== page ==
A Practical Guide to Poetry Forms is a practical handbook on poetry forms, giving informative details on the construction of the major set forms. It also includes exercises, all within the scope of the beginner, yet stimulating enough to engage the more experienced poet.
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Compass Points: A Practical Guide to Poetry Forms
How to Find the Perfect Form for Your Poem
By Alison Chisholm
John Hunt Publishing Ltd.Copyright © 2013 Alison Chisholm
All rights reserved.
The Concept of Form
Being a poet is an amazing calling. Whether you feel it's your life's work or just a pleasant pastime, it places you in an elite group of people whose ranks include Homer, Sappho, Chaucer, Shakespeare, Wordsworth, Eliot, Plath and Motion. It shows you the world in a new and exciting way, and allows you to communicate that excitement with people you will never meet, but whose lives are affected by what you have said.
Your poems will be crammed with ideas and insights, emotion and reaction, observation and perception. The vehicle for conveying these depends on imagery, use of language, rhythm, metaphor and other elements; but before these can work, it needs a form.
As soon as you start to write your poem down, a form, its physical structure, begins to emerge. As it takes shape, it may evolve a pattern of its own, or it may be worked into one of the set forms that have been developed, practised and perfected over generations. Poets of the past have left a legacy of templates that work. If they didn't we would not still be using them.
Some forms lend themselves to particular themes and subjects. Sonnets, for example, are often used for love poetry. Others convey a mood or atmosphere, like the haunting villanelle whose repetitions give it an enclosed, almost claustrophobic feel.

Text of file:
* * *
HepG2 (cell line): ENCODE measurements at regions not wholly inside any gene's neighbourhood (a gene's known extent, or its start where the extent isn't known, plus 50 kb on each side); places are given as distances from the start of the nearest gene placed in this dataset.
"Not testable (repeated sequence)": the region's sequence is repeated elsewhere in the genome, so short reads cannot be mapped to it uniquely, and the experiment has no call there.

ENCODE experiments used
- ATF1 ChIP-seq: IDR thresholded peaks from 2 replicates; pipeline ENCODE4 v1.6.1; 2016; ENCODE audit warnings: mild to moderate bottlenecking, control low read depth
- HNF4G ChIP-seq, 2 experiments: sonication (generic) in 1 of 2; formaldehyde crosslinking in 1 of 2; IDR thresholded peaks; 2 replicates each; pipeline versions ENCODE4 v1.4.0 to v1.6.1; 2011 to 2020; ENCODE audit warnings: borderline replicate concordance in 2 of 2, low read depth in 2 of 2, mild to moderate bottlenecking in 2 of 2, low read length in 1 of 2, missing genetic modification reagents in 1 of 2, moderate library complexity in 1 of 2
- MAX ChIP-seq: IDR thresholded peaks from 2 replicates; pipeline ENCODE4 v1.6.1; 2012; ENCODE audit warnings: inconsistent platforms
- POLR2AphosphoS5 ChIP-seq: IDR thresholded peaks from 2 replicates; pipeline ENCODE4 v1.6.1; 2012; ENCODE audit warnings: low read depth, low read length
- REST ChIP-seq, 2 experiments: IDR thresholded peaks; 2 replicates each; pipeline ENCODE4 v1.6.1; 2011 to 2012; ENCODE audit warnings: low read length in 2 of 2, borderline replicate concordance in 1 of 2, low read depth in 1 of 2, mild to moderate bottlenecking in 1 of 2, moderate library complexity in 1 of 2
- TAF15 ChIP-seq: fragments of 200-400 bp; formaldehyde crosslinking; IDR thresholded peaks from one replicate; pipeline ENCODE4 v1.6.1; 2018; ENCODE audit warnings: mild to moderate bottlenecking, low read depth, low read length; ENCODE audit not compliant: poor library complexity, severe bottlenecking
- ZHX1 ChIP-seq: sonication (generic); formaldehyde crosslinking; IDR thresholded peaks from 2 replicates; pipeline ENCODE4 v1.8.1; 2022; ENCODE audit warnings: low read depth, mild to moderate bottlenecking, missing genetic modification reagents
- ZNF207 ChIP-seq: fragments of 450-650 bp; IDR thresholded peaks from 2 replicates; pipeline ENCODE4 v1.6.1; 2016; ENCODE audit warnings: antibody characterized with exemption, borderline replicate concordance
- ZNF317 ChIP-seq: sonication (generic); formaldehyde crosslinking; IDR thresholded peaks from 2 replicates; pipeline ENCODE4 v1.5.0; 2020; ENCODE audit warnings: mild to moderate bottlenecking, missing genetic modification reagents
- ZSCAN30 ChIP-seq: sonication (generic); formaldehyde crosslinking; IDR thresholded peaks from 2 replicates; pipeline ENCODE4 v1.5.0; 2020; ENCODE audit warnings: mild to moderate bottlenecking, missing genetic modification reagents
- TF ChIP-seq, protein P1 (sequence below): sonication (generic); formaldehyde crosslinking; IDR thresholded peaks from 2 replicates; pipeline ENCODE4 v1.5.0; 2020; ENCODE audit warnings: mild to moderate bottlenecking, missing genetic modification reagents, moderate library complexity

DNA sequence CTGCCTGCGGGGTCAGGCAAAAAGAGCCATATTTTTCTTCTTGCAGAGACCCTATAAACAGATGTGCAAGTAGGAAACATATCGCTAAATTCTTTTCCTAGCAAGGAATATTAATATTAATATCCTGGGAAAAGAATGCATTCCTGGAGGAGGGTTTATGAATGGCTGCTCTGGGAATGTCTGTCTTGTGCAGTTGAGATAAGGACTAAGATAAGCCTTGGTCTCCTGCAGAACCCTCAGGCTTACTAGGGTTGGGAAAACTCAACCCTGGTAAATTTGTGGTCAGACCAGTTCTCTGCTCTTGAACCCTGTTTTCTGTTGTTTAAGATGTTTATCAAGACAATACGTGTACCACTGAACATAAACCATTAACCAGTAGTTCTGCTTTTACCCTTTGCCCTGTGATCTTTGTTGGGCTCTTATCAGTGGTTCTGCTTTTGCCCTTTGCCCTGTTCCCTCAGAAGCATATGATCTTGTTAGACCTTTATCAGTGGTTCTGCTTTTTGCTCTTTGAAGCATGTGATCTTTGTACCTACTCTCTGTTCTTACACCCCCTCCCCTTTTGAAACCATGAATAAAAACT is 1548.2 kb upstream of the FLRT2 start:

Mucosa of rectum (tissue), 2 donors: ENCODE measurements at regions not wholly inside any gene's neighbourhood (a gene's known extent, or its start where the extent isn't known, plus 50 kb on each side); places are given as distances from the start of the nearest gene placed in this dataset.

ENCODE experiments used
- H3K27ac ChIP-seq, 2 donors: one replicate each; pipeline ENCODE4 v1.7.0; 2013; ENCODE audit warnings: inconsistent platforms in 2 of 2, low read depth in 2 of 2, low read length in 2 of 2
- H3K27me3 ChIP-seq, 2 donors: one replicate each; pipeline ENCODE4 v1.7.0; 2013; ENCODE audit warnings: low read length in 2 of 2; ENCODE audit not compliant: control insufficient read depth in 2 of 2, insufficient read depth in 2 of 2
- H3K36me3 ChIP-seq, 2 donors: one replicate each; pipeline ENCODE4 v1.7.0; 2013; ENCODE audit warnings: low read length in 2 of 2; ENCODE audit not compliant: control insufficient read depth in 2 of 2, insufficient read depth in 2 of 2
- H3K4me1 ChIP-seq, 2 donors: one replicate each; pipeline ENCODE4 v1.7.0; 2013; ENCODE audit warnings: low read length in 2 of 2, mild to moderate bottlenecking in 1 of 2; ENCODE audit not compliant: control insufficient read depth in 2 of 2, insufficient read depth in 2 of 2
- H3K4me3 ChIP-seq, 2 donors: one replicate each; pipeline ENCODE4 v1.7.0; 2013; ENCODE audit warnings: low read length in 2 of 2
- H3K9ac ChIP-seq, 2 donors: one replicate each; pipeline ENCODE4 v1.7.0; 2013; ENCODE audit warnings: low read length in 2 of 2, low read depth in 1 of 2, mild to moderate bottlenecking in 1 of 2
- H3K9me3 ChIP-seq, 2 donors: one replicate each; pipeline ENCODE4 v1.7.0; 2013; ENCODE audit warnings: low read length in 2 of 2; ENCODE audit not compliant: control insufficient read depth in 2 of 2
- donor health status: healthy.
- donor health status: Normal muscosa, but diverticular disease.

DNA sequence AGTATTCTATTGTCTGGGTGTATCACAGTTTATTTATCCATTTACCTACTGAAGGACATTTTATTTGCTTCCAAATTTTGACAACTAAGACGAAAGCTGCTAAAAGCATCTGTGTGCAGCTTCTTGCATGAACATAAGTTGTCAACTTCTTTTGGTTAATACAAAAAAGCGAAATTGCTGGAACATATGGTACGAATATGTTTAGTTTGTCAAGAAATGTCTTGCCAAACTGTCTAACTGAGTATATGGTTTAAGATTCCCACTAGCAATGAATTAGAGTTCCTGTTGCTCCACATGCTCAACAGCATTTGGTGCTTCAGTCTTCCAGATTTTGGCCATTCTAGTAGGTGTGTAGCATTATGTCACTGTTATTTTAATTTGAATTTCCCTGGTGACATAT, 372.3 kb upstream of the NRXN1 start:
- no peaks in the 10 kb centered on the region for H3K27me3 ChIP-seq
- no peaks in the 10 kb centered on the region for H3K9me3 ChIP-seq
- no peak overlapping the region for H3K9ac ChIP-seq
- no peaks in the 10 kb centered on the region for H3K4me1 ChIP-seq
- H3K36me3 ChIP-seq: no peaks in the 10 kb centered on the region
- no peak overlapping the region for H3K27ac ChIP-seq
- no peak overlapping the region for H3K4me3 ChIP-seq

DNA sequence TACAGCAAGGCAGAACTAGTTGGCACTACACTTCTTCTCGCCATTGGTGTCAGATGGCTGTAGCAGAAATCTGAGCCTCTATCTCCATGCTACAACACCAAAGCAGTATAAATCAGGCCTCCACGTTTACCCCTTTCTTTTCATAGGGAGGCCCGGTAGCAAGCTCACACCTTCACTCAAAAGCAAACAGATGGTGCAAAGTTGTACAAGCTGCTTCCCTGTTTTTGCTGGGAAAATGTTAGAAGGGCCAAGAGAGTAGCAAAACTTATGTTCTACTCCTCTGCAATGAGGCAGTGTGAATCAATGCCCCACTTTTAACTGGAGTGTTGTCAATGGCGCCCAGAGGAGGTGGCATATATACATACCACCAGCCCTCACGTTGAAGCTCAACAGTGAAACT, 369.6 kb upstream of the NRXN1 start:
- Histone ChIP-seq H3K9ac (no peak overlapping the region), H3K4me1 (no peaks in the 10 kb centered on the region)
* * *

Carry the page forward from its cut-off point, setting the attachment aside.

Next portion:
The skill of marrying content and form, acquired as much by practice as study, gives your poetry an edge - the advantage of working well in patterns poets inherit and readers recognise. Understanding the dynamics of different forms adds to the enjoyment of the poetry you read, and enriches the quality of the poetry you write.
Playing with forms can be exhilarating and exasperating, often at the same time. It's easy to be whipped along by the excitement of the moment, and glory in the joy of fitting all the words into a sestina, getting the repetition right in a pantoum, or finding the perfect Zen moment for a haiku. These are, indeed, moments to be enjoyed and relished; but never at the expense of the quality of the poem. It's always a case of poetry first, nuts and bolts after.
For the writer, there is something reassuring about using a set form. It provides you with a framework into which you can fit the information you want to communicate in the poem. It tells you where lines and/or stanzas begin and end, and how the rhymes fit. Apply it correctly, and it gives your poem shape, authority and confidence.
For the reader, a set form gives the assurance that this poem has direction, a planned route through its content, which indicates that safe hands are providing guidance to help you understand what it has to say.
The form indicates the number and length of lines, their metre, and the placing of rhymes and repetitions. This involves some ancient Greek terms and a touch of alphabet juggling, but it's worth persevering with these. Let's start with the lines.